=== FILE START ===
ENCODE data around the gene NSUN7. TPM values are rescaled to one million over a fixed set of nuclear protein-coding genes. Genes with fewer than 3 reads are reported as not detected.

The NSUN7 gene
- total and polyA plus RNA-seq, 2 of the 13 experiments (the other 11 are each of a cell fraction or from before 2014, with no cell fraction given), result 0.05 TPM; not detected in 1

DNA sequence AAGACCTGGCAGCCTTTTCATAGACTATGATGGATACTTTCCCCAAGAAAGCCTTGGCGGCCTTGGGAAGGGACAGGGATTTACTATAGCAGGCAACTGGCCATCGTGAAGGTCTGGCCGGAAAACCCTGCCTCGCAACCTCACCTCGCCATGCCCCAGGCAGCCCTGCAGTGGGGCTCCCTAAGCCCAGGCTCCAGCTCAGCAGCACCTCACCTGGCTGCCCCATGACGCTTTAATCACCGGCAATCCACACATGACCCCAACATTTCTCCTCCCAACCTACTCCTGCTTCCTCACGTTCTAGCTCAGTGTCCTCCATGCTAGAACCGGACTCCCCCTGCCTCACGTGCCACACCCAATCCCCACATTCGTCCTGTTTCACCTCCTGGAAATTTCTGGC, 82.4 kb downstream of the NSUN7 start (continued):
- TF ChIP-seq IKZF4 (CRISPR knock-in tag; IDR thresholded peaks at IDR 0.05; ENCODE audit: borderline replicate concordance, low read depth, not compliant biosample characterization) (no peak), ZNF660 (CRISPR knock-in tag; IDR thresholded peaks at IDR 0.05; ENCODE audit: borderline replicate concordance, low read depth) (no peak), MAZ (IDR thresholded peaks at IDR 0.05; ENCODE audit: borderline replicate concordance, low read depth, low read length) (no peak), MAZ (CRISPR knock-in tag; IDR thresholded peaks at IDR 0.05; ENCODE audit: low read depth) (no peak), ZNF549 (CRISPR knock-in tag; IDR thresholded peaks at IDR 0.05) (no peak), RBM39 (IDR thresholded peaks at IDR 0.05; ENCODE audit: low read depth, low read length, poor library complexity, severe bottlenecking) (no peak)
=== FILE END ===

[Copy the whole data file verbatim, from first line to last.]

ENCODE data around the gene NSUN7. TPM values are rescaled to one million over a fixed set of nuclear protein-coding genes. Genes with fewer than 3 reads are reported as not detected.

The NSUN7 gene
- total and polyA plus RNA-seq, 2 of the 13 experiments (the other 11 are each of a cell fraction or from before 2014, with no cell fraction given), result 0.05 TPM; not detected in 1

DNA sequence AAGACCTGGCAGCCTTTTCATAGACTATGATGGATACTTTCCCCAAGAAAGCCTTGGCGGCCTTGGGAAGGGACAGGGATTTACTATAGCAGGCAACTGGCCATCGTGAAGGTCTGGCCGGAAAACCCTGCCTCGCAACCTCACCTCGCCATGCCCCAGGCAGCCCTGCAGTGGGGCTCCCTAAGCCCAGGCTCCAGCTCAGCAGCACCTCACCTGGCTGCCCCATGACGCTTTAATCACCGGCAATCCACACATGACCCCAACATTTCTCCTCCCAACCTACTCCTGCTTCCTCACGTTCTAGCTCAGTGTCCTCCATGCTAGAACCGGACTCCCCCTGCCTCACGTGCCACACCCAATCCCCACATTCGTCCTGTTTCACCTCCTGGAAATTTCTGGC, 82.4 kb downstream of the NSUN7 start (continued):
- TF ChIP-seq IKZF4 (CRISPR knock-in tag; IDR thresholded peaks at IDR 0.05; ENCODE audit: borderline replicate concordance, low read depth, not compliant biosample characterization) (no peak), ZNF660 (CRISPR knock-in tag; IDR thresholded peaks at IDR 0.05; ENCODE audit: borderline replicate concordance, low read depth) (no peak), MAZ (IDR thresholded peaks at IDR 0.05; ENCODE audit: borderline replicate concordance, low read depth, low read length) (no peak), MAZ (CRISPR knock-in tag; IDR thresholded peaks at IDR 0.05; ENCODE audit: low read depth) (no peak), ZNF549 (CRISPR knock-in tag; IDR thresholded peaks at IDR 0.05) (no peak), RBM39 (IDR thresholded peaks at IDR 0.05; ENCODE audit: low read depth, low read length, poor library complexity, severe bottlenecking) (no peak)